sures the security of the community of West
Berlin. Except, it would seem, for Mr. Acheson,
there is a general recognition that the situa-
tion is abnormal.
This abnormal situation has to be main-
tained in substance until the two Berlins are
reunited and become the capital of a reunited
Germany. But to maintain this abnormality
for a long period offtime, perhaps for a genera-
tion, we cannot stand pat upon the old texts of
the occupation period. These texts did not fore-
see anything like the present situation enduring

AT THE STATE:
'Blue Denim'.Rps
Crackles, and Flops
"BLUE DENIM," now playing at the State Theater, is the latest Hol-
lywood attempt to perpetuate the teen-age tragedy myth. As Sam
Butler once said, "Youth is like spring - an over-praised season," and
the movie tries its best to prove it. The cards, of course, are stacked,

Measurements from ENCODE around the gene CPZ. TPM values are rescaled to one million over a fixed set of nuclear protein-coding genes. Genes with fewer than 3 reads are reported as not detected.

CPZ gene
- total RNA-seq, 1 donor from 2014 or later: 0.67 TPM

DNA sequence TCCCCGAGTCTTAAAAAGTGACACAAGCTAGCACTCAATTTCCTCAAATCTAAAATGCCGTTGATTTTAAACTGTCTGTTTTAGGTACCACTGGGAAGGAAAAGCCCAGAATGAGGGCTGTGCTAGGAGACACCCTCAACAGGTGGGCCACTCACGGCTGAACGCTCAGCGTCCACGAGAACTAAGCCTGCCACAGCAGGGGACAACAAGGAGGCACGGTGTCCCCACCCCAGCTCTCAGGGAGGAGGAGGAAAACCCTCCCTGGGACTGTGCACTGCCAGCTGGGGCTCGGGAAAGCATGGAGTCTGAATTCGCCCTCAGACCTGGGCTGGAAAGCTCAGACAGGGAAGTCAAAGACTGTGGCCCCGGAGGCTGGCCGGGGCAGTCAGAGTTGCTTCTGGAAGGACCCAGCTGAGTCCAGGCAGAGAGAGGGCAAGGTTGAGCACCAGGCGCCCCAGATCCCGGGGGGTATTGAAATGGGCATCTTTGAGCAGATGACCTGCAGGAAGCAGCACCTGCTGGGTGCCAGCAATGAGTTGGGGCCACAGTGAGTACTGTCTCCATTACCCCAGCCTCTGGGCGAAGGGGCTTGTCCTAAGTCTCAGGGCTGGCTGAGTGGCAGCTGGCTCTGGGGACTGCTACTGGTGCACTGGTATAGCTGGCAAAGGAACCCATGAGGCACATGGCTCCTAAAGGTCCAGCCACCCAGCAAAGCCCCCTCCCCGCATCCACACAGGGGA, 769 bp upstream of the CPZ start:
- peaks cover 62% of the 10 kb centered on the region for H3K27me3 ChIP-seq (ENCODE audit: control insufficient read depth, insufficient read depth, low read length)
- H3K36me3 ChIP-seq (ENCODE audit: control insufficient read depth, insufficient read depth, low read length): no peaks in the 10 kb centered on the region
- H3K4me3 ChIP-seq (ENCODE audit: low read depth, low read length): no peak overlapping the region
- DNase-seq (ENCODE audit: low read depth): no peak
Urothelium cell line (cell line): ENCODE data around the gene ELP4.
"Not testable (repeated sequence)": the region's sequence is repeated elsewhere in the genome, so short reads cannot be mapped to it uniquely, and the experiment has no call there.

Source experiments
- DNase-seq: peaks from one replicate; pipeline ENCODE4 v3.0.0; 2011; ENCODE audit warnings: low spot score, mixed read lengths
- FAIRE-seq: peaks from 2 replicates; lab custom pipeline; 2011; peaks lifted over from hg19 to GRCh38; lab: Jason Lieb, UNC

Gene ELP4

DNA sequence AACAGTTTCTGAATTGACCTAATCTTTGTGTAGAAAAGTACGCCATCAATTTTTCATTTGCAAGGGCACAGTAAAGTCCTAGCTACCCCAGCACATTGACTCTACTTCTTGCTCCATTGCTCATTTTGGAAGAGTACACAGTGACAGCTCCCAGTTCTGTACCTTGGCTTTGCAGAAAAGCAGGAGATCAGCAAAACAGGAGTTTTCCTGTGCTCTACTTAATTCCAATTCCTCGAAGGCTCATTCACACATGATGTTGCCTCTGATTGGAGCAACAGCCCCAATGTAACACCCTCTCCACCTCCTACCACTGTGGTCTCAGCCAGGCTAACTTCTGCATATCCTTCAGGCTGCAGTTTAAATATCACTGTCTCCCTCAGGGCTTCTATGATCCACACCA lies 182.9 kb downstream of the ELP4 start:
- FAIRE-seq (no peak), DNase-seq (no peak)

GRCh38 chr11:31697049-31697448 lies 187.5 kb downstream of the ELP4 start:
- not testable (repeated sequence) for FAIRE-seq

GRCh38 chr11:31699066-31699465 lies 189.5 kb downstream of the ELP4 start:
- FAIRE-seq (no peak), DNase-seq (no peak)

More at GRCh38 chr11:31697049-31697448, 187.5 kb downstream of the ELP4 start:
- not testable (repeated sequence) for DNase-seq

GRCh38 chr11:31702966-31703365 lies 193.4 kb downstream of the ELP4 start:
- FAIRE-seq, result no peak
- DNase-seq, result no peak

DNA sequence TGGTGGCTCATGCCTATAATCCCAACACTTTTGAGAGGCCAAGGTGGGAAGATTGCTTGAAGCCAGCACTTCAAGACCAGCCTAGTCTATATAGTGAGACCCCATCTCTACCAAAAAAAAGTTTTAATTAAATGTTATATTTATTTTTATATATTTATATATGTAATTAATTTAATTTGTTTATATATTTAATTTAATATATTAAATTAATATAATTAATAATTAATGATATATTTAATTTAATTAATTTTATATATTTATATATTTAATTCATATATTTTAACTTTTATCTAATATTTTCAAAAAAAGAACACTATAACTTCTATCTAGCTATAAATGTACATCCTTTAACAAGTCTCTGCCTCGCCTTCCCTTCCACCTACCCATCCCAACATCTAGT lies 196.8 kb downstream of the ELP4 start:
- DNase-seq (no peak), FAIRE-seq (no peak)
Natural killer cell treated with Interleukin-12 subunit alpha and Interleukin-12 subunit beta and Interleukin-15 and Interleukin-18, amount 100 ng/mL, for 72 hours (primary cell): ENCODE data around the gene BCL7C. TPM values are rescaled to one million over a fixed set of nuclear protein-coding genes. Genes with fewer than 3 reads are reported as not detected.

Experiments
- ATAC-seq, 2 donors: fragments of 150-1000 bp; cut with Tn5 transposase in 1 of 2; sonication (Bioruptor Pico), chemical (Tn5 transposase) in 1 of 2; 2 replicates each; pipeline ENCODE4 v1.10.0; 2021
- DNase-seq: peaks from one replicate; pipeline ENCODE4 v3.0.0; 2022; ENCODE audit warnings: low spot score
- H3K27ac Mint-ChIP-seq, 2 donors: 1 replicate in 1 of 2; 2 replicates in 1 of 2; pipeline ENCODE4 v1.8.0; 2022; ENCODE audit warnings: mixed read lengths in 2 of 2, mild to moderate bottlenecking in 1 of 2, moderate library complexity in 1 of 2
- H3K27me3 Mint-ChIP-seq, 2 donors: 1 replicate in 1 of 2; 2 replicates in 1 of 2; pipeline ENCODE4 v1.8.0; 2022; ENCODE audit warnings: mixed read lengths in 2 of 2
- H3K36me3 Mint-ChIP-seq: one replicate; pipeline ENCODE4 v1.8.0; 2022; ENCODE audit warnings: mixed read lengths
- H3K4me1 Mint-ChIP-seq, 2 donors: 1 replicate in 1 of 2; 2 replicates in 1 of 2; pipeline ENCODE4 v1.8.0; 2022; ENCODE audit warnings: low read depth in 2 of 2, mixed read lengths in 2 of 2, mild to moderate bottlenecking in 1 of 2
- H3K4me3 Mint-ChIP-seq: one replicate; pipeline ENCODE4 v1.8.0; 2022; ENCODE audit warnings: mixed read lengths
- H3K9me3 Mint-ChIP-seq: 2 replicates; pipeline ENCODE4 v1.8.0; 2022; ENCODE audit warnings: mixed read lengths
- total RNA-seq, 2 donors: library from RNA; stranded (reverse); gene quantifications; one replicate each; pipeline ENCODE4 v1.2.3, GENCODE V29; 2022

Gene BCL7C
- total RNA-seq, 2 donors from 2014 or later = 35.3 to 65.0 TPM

or, to put it another way, the denim is dirty. Viewers over eighteen, or
over the hill, don't stand a chance.
The plot centers around the Bartley family: Malcolm, Jesse, Lillian,
and Arthur. It lacks only organ music to provide that final, soap-box
opera touch. We need not concern ourselves with Lillian, however. She's
not only eighteen, but she gets married to a dentist, Axel by name.
Arthur (Brandon DeWilde), Lillian's younger brother, is not -quite
so fortunate. He falls in love with Janet (Carol Lynley), and as a result
Janet gets an ideal chance to peruse a book on pregnancy. This is
probably to be expected, since her father is a college professor.
* * *
ARTHUR'S PARENTS, played as convincingly as possible by Mac-
Donald Carey and Marsha Hunt, are the usual middle-class clods, un-
sensitive and unimaginative. Arthur is the typical middle-class teen-
ager, with a bleeding heart.
I see that I have forgotten to mention Hector. Hector is an old
dog who gets gassed, literally, before the picture begins. He had be-
longed to Arthur, but had been disposed of by Malcolm, without hav-
ing first asked Arthur's permission. And if Daddy sneaks around kill-
ing dogs, what will he do to Arthur and Janet, now that she is pregnant?